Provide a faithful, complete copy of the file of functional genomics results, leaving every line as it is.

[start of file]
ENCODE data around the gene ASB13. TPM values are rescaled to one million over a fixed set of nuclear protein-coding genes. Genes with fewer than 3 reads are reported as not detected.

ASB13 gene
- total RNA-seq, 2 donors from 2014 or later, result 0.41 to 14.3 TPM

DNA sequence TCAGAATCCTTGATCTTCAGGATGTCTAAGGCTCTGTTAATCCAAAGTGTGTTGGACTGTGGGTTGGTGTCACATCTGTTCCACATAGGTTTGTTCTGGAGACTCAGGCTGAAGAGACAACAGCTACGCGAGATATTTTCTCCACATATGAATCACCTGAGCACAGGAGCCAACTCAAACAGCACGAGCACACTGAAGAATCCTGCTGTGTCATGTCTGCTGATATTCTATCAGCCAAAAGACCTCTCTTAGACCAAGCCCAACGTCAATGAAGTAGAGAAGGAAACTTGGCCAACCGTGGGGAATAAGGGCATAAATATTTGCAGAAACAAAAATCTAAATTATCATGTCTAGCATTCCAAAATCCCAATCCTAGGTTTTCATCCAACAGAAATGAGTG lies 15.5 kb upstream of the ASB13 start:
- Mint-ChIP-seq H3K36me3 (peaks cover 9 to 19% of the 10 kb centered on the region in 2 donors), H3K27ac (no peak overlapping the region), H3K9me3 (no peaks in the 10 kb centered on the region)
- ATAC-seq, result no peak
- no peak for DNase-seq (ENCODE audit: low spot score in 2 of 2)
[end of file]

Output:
ENCODE data around the gene ASB13. TPM values are rescaled to one million over a fixed set of nuclear protein-coding genes. Genes with fewer than 3 reads are reported as not detected.

ASB13 gene
- total RNA-seq, 2 donors from 2014 or later, result 0.41 to 14.3 TPM

DNA sequence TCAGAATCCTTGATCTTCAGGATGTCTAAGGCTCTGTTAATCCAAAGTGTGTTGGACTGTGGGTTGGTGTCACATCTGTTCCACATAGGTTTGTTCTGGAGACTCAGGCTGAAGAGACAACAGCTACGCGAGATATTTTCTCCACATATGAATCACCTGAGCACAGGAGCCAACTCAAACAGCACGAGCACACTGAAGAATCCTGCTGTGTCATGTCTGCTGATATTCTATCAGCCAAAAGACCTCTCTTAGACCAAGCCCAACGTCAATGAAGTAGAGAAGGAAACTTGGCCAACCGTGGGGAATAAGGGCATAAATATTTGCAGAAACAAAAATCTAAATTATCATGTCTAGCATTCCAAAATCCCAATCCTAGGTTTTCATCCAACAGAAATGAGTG lies 15.5 kb upstream of the ASB13 start:
- Mint-ChIP-seq H3K36me3 (peaks cover 9 to 19% of the 10 kb centered on the region in 2 donors), H3K27ac (no peak overlapping the region), H3K9me3 (no peaks in the 10 kb centered on the region)
- ATAC-seq, result no peak
- no peak for DNase-seq (ENCODE audit: low spot score in 2 of 2)